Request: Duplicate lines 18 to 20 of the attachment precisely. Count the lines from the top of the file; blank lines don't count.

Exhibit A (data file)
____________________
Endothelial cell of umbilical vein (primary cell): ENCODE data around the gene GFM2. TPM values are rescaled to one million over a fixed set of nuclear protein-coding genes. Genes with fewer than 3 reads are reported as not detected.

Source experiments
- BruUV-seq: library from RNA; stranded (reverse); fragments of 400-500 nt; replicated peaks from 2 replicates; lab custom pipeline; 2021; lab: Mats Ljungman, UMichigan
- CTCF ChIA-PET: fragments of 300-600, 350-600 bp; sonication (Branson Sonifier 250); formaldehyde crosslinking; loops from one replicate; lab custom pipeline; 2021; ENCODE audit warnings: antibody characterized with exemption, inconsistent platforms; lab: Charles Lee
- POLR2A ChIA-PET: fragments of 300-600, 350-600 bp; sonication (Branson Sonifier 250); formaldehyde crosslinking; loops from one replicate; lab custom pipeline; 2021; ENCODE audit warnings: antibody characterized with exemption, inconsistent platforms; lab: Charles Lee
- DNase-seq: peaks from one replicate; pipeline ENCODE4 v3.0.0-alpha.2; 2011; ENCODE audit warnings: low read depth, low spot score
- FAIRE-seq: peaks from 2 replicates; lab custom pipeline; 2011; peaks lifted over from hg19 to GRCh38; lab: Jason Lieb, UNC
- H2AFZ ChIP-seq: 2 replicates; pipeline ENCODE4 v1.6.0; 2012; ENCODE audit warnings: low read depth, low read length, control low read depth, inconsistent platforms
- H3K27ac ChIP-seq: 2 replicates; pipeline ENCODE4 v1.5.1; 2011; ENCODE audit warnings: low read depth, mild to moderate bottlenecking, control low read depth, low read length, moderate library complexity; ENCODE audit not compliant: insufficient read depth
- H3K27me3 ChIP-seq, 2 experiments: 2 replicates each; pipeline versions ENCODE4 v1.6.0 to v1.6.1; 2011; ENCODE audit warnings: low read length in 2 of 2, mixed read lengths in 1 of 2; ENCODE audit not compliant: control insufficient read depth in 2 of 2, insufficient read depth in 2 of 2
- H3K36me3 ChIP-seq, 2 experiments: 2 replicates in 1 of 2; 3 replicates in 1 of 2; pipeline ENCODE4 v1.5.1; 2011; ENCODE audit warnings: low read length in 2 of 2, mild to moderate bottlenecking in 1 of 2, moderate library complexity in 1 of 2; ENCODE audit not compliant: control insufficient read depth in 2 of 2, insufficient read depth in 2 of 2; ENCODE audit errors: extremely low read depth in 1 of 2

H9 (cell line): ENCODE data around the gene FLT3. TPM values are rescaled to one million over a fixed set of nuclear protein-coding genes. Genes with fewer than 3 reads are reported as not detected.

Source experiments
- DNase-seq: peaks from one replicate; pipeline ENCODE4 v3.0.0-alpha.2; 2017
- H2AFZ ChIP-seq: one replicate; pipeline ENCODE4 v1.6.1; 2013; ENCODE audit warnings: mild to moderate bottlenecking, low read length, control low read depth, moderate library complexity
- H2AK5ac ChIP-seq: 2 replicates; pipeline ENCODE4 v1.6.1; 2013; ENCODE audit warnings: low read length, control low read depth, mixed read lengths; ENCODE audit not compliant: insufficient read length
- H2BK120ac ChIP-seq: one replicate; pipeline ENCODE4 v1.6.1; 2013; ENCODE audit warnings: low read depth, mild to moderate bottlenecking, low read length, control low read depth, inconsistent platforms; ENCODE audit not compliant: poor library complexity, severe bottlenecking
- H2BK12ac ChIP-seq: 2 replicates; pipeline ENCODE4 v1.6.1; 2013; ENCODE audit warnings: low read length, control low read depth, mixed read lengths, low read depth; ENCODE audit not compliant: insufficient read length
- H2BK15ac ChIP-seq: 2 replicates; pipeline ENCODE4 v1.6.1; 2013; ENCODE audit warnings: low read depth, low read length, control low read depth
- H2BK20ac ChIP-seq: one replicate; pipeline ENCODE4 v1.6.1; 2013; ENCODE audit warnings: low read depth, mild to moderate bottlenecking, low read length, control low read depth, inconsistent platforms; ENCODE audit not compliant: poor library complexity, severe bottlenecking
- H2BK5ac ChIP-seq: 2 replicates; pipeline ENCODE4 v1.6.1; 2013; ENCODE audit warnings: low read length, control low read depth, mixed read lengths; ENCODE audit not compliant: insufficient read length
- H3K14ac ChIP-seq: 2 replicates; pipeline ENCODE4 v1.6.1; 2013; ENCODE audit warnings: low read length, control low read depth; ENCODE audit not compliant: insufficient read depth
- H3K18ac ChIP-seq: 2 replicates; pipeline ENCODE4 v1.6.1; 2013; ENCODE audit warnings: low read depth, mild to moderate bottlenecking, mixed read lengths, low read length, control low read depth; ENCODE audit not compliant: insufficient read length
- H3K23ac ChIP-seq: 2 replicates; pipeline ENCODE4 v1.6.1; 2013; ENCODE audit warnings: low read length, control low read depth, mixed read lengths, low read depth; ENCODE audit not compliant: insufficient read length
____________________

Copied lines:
- H2BK12ac ChIP-seq: 2 replicates; pipeline ENCODE4 v1.6.1; 2013; ENCODE audit warnings: low read length, control low read depth, mixed read lengths, low read depth; ENCODE audit not compliant: insufficient read length
- H2BK15ac ChIP-seq: 2 replicates; pipeline ENCODE4 v1.6.1; 2013; ENCODE audit warnings: low read depth, low read length, control low read depth
- H2BK20ac ChIP-seq: one replicate; pipeline ENCODE4 v1.6.1; 2013; ENCODE audit warnings: low read depth, mild to moderate bottlenecking, low read length, control low read depth, inconsistent platforms; ENCODE audit not compliant: poor library complexity, severe bottlenecking